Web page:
Adapted Classics Blog

middle school literatureBlog Posts

Adding Value – Illustrations in Literature

Adding Value Adding value can become a preoccupation with property owners. Often the added value  involves aesthetics. For instance, in my youth countless young men customized their clunkers for aesthetic reasons. They wanted to give their rides a better look.  But it was never all about aesthetic value. Naturally, not one of them thought their rides looked the worse for it after customization was complete. But they never thought their property had lost tangible value, either. Or had lost either kind of value even during the process of customization; many rides sporting primer paint dotted American streets during the 50’s[…] Read More

Hawthorne Illustrated

We attached the cover for Hawthorne Illustrated below. We put the book up for sale on August 31, 2018. Four months before we published it, we sent Advance Review Copies to eight VIP book reviewers nationwide. Unfortunately, not one of them decided to review it. That means the book will be very hard to sell to schools and libraries. There are only a few reviewers whose opinions wholesale book purchasers rely upon, and those few reviewers focus on books from a few, large, corporate publishing houses. Small publishers call it the tyranny of the few! Nevertheless, Adapted Classics always give[…] Read More

Nathaniel Hawthorne wrote lots of good stories

Nathaniel Hawthorne wrote lots of good stories. Most readers know Hawthorne from the novels they were assigned to read in high school. Usually teachers would assign The Scarlet Letter or the House of Seven of Seven Gables. Maybe The Marble Faun, but probably not. My nephews told me they read Dr. Heidegger’s Experiment, one of Hawthorne’s short stories, in freshman English. That surprised me. The only short story I was assigned to read in high school was The Lottery by Shirley Jackson. That sure was a good story. Creepy. Hawthorne wrote creepy stories, too. Nathaniel Hawthorne wrote lots of good[…] Read More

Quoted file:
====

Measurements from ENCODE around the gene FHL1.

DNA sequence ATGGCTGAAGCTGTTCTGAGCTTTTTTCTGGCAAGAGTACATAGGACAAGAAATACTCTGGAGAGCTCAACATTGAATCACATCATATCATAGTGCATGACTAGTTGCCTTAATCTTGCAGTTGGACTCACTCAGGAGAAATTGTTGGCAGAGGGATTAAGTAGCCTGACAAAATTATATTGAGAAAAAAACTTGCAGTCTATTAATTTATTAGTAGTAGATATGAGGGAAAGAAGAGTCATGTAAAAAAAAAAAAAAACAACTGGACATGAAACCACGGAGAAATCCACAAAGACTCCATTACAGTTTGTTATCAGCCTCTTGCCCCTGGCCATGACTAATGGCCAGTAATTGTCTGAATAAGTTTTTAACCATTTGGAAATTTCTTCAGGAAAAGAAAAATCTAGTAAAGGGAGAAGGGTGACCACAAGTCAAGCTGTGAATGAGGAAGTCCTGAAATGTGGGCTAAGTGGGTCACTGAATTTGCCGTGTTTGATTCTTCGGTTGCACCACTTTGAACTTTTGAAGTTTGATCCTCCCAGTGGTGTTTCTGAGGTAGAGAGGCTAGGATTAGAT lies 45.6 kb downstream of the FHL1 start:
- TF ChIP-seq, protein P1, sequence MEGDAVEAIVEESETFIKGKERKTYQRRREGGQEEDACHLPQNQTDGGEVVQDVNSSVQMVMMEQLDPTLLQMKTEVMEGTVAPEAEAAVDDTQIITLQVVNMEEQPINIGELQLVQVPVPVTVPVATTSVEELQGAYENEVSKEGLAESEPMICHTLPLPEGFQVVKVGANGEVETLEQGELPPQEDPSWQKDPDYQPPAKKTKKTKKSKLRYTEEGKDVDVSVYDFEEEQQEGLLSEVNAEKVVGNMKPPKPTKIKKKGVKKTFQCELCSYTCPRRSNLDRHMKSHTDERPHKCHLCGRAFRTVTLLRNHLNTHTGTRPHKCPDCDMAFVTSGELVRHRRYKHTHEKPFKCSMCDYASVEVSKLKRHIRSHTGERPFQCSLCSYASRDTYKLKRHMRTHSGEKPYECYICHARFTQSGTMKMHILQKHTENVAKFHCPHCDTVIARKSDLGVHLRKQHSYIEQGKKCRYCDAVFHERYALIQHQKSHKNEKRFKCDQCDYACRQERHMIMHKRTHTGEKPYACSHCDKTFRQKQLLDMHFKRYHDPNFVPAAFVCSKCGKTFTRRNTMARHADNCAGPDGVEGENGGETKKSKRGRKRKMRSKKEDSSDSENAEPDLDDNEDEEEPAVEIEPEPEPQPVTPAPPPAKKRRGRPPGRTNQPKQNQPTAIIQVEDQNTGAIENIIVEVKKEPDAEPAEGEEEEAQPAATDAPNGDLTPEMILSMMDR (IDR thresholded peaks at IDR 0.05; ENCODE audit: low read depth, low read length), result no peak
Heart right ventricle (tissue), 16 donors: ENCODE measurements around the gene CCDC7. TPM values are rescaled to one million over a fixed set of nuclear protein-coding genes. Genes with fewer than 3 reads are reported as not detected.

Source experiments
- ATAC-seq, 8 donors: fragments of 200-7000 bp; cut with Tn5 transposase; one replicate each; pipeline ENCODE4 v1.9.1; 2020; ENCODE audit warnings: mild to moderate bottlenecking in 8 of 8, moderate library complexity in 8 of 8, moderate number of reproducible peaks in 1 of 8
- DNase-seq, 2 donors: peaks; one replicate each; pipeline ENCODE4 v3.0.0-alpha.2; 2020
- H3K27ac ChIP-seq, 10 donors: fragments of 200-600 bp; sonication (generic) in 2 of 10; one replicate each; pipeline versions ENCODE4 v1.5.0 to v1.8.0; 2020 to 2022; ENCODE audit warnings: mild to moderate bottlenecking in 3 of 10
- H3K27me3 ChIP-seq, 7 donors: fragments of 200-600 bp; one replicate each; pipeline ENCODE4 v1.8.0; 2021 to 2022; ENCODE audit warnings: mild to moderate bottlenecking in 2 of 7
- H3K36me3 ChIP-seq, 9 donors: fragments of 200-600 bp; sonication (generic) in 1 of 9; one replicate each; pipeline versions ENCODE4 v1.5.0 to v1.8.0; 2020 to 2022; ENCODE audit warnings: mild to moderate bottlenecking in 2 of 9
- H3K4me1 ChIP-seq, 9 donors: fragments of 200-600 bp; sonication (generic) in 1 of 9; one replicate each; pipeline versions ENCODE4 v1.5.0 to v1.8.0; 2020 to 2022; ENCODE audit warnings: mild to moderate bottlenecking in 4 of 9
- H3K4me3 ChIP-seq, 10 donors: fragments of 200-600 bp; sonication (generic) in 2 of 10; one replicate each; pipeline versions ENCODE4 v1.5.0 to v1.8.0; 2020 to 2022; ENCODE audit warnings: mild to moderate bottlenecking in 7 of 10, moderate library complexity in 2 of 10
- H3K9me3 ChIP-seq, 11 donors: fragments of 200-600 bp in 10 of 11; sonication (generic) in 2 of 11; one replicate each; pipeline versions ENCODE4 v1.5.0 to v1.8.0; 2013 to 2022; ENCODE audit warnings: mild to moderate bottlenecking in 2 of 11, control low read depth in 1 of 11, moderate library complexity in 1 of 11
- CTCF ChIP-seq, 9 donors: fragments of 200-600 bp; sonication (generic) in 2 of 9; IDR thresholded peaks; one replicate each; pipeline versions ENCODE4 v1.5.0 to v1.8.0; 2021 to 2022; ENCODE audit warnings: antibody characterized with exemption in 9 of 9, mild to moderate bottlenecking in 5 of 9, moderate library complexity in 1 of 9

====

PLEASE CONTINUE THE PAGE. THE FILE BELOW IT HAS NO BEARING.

Short Stories for Middle School

Short stories should make the syllabus when it comes to middle school. So says noted editor, author, and professor Dr. Donald R. Gallo. In his essay Short stories—Long Overdue, Dr. Gallo says short stories can offer readers a most enjoyable literary experience, while providing teachers with a flexible and varied teaching tool. And, he adds, the value of short stories increases when the students are less able or reluctant readers. Short stories put less pressure on these students simply because they are short. That in itself makes them more accessible and doable. So why do some teachers bypass using this[…] Read More

Promoting Illustrated Literature for Middle School

One might think you would not encounter opposition promoting illustrated literature for middle school students. Who don’t like pictures? Yet I know there are some educators who believe unadorned print on the page is the best way to hasten the progress of adolescents into the full responsibilities of adulthood. Well, maybe. But I’d keep anybody longer in the drudgery of adolescence if it were up to me. Those were some pretty good times for the most part, looking back. Seriously, this debate about the content of books for kids who are leaving childhood highlights an anti-picture attitude that some folks[…] Read More